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Microsoft's Mojave Experiment: Under 50% Impressed

Gordon Kelly


The Small Print Behind Microsoft's Mojave Experiment

It's amazing what a little digging will find out...

Have you heard of the 'Mojave Experiments'? They have been pretty hard to miss but for the uninitiated it is some viral advertising Microsoft is using to convince users that Vista isn't as bad as it sounds and on the surface the argument is pretty compelling.

In a nutshell, what the Redmond based giant did was take everyday people under its wing and submit them to a demonstration of Mojave (Vista in very basic disguise). The aim was to dispel the commonly held belief that Vista is a complete dog and when Mojave's true identity was revealed all participants were suitably impressed (apart from this guy who figured out the ruse). So Microsoft proved a point, right? Not really...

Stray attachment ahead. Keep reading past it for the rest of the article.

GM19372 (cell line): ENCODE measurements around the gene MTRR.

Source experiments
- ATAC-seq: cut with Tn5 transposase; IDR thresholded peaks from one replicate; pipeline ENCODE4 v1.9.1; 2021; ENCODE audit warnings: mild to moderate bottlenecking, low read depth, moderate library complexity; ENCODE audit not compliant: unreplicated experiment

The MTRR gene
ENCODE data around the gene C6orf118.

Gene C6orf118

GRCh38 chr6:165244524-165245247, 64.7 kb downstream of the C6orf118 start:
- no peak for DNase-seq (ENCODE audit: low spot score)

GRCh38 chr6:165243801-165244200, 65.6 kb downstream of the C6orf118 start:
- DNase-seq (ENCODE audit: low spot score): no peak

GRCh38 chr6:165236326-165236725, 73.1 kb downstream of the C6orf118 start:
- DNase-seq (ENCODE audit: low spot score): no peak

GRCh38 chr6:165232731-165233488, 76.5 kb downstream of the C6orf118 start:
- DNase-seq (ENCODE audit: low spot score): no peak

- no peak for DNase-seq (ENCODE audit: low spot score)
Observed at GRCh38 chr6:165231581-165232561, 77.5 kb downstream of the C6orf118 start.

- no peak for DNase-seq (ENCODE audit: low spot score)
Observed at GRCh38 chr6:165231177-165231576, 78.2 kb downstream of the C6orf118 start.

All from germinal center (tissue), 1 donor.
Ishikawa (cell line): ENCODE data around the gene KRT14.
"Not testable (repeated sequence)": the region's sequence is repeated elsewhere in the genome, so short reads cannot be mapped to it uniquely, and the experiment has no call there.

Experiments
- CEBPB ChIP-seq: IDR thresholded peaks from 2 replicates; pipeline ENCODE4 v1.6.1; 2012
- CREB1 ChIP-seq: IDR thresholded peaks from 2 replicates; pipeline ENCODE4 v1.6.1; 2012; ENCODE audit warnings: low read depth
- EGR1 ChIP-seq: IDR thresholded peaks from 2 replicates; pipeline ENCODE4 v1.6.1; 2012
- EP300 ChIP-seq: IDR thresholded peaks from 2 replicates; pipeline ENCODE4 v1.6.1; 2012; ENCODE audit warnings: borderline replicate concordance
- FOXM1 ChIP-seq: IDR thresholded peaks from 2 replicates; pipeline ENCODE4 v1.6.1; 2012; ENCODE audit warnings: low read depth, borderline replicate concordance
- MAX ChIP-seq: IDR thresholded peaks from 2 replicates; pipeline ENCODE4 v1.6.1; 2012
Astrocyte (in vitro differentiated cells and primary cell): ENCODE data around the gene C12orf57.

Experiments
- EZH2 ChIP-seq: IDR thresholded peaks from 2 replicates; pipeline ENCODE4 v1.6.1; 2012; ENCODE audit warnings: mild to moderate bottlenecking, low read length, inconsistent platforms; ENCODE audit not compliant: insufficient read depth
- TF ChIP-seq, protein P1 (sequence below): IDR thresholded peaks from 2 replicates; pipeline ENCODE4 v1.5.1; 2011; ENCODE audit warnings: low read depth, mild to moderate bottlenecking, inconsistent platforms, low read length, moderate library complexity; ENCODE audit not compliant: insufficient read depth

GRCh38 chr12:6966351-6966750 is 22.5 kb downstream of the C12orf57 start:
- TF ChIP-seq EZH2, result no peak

This is what Microsoft hits you with:

89 per cent of users expressed satisfaction with Mojave

83 per cent of users would recommend it to a friend or family member.

Here's the fact:

46 per cent of this first figure were only 'Somewhat Satisfied' with what they had seen

37 per cent rated themselves 'Somewhat Likely' to recommend Mojave

In short: 57 per cent were not very impressed with Mojave and only 46 per cent were very likely to recommend it.

Now consider this: the tests were carried out on an HP Pavillion DV 2000 multimedia laptop with 2GB RAM - a higher spec machine than your average consumer owns. Next, users were only shown demos. That's right, they were not allowed to interact with Mojave/Vista themselves.